German Federal Fiscal Court ruling potentially provides reduced withholding rates to certain US entities
By Timothy Santoli, Rich Williams and Ryan Zucchetto
In a decision dated 26 June 2013 (Doc No I R 48/12, original available here), the German Federal Fiscal Court (a court of last resort in Germany over tax and custom matters) was tasked with determining whether an ‘S’ corporation (a US corporation that is a pass-through for US tax purposes but not for German tax purposes) is considered a US resident under the 2006 protocol of the German-US income tax treaty (the Treaty). Article 10, Paragraph 2 of the Treaty provides in part that if a German company pays a dividend to a US resident, German withholding tax imposed on the receipt of such dividend shall not exceed (i) five per cent if the beneficial owner of the dividend is a company that directly owns at least 10 per cent of the voting stock of company paying the dividend, or (ii) 15 per cent in all other cases. Article 1, Paragraph 7 of the Treaty generally states that if ‘an item of income… derived by or through a person that is fiscally transparent’ pursuant to US or German law, then ‘such item shall be derived by a resident of a State to the extent that the item is treated for the purposes of the taxation law of such State as the income, profit or gain of a resident.’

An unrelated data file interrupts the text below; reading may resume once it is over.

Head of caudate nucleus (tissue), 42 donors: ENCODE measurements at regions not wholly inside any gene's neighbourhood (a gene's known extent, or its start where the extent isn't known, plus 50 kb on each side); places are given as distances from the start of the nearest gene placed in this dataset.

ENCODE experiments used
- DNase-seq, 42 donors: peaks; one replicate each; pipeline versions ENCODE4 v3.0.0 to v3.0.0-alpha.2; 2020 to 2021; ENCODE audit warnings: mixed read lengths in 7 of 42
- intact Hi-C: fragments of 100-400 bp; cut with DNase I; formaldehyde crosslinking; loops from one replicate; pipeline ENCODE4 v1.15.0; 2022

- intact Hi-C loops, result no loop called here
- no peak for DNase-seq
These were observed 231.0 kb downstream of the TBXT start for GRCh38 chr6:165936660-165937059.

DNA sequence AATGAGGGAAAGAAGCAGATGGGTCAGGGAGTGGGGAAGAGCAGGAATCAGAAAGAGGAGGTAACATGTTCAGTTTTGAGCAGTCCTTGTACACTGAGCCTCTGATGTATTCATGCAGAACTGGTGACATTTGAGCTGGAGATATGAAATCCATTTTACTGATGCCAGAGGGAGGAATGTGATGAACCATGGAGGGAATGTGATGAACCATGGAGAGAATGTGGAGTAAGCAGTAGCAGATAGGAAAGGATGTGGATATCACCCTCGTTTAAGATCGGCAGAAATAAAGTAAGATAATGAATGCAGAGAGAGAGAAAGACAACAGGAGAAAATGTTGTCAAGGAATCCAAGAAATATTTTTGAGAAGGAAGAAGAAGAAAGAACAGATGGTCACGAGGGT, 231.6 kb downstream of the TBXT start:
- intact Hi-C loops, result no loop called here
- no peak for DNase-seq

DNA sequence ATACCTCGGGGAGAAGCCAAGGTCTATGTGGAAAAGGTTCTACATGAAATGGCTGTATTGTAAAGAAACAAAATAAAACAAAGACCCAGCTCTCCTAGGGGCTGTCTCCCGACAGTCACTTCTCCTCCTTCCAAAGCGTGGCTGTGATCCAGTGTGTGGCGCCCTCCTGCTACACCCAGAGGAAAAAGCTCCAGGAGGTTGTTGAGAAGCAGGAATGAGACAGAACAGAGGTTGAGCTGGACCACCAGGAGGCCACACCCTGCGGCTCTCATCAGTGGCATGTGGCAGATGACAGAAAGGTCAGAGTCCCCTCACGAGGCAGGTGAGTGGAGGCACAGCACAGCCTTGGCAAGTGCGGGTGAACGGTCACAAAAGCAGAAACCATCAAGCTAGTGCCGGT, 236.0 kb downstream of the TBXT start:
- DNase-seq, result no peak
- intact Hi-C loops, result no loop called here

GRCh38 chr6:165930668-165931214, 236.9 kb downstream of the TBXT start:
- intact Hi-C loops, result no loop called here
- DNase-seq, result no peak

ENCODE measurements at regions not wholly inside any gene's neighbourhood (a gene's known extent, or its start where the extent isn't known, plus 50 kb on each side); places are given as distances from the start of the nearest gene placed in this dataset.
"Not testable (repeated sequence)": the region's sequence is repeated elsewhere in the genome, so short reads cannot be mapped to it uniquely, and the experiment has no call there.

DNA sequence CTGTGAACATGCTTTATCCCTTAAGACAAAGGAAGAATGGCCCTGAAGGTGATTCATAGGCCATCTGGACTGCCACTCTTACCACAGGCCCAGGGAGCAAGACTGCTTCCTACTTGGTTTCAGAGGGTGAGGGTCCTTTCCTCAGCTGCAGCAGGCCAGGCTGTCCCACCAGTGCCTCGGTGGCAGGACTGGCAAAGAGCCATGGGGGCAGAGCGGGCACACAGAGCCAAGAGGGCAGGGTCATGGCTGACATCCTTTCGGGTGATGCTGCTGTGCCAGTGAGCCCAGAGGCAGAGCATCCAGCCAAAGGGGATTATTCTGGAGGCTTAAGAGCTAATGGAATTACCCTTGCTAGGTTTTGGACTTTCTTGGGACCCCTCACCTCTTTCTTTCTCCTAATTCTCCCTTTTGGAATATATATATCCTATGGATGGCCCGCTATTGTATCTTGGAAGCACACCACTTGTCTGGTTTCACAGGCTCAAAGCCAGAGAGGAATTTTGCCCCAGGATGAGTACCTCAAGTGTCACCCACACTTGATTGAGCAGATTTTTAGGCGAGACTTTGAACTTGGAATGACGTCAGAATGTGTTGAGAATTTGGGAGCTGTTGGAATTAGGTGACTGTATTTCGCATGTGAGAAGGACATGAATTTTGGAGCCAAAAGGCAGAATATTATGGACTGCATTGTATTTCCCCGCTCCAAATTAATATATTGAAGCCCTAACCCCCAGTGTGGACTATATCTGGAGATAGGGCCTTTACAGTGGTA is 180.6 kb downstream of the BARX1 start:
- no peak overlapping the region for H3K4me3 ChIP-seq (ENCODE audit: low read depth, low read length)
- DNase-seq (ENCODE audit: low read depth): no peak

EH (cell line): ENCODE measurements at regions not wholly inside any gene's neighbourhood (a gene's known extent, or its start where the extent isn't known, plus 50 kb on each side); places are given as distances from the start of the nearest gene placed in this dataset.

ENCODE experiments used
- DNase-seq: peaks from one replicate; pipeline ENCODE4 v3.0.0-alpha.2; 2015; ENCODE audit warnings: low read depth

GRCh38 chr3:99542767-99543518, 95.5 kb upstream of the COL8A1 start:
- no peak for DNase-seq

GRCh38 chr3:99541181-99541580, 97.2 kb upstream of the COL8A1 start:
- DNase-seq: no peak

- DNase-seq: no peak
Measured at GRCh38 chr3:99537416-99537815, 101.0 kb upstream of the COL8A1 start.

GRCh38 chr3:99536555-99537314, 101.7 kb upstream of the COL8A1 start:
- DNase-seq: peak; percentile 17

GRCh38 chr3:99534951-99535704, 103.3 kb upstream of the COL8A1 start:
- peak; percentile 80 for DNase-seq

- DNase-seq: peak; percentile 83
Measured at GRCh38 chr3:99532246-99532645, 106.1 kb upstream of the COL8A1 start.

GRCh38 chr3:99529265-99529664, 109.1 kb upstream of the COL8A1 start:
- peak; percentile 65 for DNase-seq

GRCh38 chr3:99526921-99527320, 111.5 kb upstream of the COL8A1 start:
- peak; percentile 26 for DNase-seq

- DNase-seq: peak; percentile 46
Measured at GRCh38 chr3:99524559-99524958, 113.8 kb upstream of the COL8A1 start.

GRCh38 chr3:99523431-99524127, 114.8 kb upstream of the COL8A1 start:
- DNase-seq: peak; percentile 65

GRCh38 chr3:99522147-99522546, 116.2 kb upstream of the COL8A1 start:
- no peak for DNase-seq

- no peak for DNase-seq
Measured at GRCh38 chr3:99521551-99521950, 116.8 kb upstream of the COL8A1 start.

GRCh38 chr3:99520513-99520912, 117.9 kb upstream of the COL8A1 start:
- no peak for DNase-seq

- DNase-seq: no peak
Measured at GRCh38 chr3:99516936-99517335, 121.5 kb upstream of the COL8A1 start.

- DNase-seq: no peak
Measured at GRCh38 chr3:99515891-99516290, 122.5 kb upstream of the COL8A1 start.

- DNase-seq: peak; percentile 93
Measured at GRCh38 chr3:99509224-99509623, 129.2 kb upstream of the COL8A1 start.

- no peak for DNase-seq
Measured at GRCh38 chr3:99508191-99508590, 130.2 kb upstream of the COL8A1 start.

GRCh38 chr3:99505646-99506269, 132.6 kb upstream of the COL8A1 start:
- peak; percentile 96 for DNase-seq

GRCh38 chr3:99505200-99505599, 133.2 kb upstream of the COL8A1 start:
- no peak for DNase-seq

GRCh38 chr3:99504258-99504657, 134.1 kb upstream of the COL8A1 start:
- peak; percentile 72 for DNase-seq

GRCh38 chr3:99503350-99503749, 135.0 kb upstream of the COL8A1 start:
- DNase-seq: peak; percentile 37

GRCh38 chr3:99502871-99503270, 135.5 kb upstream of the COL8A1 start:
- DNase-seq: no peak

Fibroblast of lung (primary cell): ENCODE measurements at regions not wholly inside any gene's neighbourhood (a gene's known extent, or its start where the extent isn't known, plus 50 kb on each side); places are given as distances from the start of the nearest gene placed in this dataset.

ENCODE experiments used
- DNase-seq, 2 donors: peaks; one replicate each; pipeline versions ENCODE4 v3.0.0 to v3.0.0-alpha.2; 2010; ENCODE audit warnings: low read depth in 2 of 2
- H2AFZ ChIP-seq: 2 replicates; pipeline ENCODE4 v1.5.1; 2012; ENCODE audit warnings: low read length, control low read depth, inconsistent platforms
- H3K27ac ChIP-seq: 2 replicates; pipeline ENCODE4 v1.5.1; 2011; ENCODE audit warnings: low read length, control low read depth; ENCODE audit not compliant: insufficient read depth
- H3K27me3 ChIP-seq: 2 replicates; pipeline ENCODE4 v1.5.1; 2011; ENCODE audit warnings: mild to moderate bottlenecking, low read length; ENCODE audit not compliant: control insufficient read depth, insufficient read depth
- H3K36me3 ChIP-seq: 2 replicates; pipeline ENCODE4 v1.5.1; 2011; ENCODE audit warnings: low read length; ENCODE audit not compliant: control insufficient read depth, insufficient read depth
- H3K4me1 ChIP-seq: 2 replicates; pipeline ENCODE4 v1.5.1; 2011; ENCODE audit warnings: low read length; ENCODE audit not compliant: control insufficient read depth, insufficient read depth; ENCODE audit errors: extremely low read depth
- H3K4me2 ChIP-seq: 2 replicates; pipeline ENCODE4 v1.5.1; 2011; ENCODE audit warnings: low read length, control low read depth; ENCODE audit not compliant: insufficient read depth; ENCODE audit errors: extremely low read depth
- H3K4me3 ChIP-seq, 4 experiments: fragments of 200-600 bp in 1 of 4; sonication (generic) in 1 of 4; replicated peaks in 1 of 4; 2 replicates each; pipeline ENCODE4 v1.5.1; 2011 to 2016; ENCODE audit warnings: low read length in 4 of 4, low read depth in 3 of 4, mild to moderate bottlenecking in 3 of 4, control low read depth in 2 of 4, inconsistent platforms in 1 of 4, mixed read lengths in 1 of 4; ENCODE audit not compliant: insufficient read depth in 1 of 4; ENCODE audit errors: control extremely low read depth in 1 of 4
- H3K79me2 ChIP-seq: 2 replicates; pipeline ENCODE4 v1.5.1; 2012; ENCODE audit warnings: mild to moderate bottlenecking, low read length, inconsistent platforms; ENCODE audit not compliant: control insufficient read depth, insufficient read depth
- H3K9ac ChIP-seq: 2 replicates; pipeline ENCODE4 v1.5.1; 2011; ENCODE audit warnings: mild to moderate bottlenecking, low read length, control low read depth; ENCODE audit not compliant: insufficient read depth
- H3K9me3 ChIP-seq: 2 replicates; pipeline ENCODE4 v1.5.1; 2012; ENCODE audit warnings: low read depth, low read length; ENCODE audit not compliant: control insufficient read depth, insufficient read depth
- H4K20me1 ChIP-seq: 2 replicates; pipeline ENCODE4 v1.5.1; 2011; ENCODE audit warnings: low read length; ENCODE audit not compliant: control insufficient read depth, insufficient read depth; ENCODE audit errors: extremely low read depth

In the case, the S corporation, a 50 per cent shareholder of a German company, received dividends from the German company. The German court held that the S corporation was considered a US resident for purposes of the Treaty and thus subject to a reduced withholding tax rate of five per cent. In interpreting Article 1, Paragraph 7 of the Treaty, the German Federal Fiscal Court determined that the two references to ‘resident’ did not necessarily imply the same resident…
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